Like in Napa and Sonoma in California, where wineries and breweries are cornerstones of the farm-to-table lifestyle, Baja’s growing foodie presence can be seen in both the state’s urban and rural environments.
In the Valle de Guadalupe, just outside of Ensenada (where most Baja breweries call home), grapes grow along the roadside; wine-tasting rooms situated off dirt roads are flanked by restaurants serving seasonal, locally sourced cuisine. And in the heart of Tijuana—mere blocks from the office building where Cervecería Insurgente brews—lies Food Garden, a new experiment where popular callejeros (street food vendors) are given a permanent kitchen in an outdoor food court.
“My inspiration was the food truck lots in Portland,” says Ricardo Nevárez, Food Garden’s founder. “There, everyone eats local and fresh, so we wanted to do the same here. We are trying to tell people to eat local.”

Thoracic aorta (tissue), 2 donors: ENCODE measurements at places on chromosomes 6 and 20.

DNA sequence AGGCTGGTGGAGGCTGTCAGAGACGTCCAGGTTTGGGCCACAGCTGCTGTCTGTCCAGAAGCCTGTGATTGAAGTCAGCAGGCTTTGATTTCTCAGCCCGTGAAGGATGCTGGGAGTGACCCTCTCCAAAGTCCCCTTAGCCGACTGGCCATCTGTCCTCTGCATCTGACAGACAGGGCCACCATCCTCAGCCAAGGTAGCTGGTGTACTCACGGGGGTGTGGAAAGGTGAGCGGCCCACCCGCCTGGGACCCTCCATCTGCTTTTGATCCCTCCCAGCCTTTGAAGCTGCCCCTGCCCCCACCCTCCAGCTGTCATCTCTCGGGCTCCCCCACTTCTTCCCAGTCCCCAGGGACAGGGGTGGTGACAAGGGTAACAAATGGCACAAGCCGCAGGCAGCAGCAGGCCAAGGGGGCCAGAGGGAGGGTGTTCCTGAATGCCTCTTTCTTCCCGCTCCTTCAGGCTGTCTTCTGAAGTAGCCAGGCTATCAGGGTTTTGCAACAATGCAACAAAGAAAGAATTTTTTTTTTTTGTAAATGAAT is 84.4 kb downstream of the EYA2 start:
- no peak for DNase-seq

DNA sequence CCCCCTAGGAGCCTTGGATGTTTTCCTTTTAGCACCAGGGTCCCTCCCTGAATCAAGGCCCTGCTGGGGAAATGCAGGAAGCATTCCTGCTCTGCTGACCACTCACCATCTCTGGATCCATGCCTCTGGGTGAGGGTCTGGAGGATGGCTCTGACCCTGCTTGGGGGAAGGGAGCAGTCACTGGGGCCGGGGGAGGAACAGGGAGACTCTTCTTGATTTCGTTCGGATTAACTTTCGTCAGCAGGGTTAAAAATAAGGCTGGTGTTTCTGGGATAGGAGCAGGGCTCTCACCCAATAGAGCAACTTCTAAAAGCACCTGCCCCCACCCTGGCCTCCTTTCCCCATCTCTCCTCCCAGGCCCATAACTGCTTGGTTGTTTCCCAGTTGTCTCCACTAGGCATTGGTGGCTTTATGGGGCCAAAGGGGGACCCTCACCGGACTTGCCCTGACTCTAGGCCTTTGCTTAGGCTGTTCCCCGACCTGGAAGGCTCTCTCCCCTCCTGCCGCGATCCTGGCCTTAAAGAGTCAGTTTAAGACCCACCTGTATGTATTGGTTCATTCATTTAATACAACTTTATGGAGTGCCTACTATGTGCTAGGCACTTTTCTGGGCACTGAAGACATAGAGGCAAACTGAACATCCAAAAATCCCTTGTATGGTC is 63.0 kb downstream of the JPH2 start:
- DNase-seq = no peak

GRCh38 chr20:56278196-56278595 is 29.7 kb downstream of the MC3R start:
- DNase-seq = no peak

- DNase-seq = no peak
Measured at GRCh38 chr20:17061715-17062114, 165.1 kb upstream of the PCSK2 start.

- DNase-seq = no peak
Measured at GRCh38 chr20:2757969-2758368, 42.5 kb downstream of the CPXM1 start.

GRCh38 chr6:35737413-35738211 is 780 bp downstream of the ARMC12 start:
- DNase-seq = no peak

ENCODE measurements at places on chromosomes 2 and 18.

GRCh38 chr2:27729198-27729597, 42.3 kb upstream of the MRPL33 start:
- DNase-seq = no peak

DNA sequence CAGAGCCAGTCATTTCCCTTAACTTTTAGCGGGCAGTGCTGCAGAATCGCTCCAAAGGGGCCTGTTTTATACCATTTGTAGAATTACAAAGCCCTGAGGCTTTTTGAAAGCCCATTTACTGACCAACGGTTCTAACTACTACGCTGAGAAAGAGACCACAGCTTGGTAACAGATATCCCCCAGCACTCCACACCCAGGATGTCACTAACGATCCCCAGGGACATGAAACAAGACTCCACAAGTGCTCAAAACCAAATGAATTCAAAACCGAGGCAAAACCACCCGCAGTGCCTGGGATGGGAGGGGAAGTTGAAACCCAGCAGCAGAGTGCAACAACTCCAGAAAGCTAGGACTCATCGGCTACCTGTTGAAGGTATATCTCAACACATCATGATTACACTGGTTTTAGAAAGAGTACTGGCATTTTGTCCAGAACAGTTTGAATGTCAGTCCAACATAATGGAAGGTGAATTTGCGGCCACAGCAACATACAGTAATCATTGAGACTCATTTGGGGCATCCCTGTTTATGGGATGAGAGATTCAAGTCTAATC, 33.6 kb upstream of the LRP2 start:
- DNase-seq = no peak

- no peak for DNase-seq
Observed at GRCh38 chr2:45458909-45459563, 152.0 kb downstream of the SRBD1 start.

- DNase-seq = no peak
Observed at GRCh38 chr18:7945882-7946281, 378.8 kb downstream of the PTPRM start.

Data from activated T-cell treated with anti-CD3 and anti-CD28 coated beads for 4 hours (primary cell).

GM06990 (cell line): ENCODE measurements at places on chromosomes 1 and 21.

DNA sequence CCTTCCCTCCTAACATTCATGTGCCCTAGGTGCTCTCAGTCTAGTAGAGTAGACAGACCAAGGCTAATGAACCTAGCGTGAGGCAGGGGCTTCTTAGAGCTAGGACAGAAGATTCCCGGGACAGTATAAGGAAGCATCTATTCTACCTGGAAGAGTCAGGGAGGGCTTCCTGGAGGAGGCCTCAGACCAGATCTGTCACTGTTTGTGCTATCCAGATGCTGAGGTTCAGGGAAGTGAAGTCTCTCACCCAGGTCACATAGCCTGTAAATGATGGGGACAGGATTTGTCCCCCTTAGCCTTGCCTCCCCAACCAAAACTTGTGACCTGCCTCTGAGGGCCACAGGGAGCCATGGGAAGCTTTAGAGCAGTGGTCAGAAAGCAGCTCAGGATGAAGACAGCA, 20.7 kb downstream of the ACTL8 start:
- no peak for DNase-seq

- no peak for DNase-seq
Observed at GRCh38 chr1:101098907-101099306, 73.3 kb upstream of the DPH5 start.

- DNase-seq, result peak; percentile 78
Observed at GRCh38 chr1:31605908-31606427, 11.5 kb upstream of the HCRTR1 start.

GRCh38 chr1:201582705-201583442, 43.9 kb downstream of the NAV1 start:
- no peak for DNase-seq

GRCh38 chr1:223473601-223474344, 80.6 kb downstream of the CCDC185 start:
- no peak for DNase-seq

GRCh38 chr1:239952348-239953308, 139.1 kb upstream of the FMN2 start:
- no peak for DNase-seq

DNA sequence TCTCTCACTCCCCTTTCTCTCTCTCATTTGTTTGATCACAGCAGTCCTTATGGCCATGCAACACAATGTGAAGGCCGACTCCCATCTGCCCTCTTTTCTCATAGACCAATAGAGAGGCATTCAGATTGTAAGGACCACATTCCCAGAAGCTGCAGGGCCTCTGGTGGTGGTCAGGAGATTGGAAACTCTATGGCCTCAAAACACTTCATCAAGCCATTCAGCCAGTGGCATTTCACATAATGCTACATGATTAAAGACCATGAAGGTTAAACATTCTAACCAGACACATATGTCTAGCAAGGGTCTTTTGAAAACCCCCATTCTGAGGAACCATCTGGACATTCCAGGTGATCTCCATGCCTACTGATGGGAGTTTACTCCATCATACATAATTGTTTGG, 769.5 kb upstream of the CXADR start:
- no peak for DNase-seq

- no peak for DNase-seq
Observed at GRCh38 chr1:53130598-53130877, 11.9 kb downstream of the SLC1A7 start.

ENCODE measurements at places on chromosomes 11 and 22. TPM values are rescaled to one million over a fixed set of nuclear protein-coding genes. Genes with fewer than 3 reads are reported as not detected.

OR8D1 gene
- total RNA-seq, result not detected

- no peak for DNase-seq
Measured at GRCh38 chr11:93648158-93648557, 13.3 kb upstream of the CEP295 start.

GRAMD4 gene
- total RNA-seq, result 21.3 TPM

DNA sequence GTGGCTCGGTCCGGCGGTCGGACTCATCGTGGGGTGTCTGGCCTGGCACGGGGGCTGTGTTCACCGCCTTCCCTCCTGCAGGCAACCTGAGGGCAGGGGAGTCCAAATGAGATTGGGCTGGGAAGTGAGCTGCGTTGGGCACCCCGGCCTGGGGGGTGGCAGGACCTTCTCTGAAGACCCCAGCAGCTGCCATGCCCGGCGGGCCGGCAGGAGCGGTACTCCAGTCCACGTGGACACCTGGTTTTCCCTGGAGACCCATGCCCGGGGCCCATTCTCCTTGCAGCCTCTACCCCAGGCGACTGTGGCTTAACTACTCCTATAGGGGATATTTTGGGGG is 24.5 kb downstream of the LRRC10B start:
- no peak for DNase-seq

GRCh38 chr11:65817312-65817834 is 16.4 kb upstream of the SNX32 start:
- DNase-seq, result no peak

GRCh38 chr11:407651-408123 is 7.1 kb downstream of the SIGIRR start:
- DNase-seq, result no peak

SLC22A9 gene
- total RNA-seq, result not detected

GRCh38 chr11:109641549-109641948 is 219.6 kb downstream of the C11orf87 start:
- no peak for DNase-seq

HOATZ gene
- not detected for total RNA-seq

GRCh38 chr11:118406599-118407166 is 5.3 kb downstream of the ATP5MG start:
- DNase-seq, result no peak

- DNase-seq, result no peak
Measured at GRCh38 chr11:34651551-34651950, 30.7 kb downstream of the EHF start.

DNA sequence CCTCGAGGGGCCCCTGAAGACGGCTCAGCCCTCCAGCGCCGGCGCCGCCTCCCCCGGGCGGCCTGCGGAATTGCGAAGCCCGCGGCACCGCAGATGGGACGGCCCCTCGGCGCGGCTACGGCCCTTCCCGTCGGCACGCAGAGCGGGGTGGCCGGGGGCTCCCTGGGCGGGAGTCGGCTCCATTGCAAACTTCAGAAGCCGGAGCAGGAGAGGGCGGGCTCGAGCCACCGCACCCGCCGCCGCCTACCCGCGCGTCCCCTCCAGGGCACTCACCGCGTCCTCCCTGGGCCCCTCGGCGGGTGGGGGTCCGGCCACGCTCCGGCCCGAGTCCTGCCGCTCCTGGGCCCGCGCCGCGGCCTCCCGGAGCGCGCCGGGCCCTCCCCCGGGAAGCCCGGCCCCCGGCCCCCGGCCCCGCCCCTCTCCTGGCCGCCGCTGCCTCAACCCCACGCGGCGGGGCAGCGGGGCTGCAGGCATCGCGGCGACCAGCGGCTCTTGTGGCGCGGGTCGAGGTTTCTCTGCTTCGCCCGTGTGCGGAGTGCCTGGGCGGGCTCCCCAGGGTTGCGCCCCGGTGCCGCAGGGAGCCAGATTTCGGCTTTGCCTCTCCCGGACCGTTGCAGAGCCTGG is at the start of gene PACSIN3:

In Mexicali, local authorities are using their power to promote the region’s craft beer industry by writing the city’s cervecerías into the revitalization plan for its aging Centro Histórico. The goal is to fill the city’s border-adjacent downtown with new restaurants and bars, but a stipulation for places looking to get an alcohol permit is that they have to agree to sell at least five Baja beer brands.
Cucapá is not only one of the biggest craft breweries in the country, it’s also one of the oldest, with roots going back to 2002 when Mario García, the owner of a local paper company, decided to open a Mexicali brewpub. Realizing they made better beer than food, head brewer Carlos “Charlie” Martinez says that the company moved production off-site and expanded. Now they brew nearly 14 brands, some with border-hopping themes, like Runaway IPA and Lookout Blonde. Today, Cucapá is one of the only Mexican craft breweries that exports to the US (find them in San Diego bottle shops and soon, in Texas).
Tres B (aka 3B, or Big Bad Brewing)